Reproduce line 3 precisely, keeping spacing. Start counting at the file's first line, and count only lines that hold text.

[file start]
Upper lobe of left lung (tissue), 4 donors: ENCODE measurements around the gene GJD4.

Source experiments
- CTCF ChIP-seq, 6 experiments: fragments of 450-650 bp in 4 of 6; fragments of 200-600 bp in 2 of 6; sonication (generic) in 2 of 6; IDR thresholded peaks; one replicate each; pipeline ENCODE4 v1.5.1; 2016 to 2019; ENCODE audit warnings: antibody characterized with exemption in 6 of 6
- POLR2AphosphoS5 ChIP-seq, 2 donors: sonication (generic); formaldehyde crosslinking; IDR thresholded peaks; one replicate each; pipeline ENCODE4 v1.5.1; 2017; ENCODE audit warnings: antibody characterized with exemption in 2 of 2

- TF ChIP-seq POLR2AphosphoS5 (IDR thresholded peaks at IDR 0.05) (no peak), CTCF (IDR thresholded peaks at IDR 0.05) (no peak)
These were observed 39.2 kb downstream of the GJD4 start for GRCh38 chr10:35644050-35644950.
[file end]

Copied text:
- CTCF ChIP-seq, 6 experiments: fragments of 450-650 bp in 4 of 6; fragments of 200-600 bp in 2 of 6; sonication (generic) in 2 of 6; IDR thresholded peaks; one replicate each; pipeline ENCODE4 v1.5.1; 2016 to 2019; ENCODE audit warnings: antibody characterized with exemption in 6 of 6